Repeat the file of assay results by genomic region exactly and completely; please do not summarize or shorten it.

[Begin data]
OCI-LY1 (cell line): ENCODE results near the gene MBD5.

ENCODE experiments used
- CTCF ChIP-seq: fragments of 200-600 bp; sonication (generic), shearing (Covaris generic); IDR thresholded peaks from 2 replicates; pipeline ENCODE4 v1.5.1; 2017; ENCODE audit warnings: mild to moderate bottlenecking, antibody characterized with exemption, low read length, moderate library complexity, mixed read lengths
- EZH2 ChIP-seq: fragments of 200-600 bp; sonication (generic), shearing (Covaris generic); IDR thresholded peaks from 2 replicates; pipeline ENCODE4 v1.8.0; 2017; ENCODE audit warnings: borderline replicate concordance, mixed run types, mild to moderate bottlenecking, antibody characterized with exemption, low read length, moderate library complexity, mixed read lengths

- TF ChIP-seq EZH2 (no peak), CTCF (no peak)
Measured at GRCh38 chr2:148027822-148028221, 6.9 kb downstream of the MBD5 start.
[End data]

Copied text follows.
OCI-LY1 (cell line): ENCODE results near the gene MBD5.

ENCODE experiments used
- CTCF ChIP-seq: fragments of 200-600 bp; sonication (generic), shearing (Covaris generic); IDR thresholded peaks from 2 replicates; pipeline ENCODE4 v1.5.1; 2017; ENCODE audit warnings: mild to moderate bottlenecking, antibody characterized with exemption, low read length, moderate library complexity, mixed read lengths
- EZH2 ChIP-seq: fragments of 200-600 bp; sonication (generic), shearing (Covaris generic); IDR thresholded peaks from 2 replicates; pipeline ENCODE4 v1.8.0; 2017; ENCODE audit warnings: borderline replicate concordance, mixed run types, mild to moderate bottlenecking, antibody characterized with exemption, low read length, moderate library complexity, mixed read lengths

- TF ChIP-seq EZH2 (no peak), CTCF (no peak)
Measured at GRCh38 chr2:148027822-148028221, 6.9 kb downstream of the MBD5 start.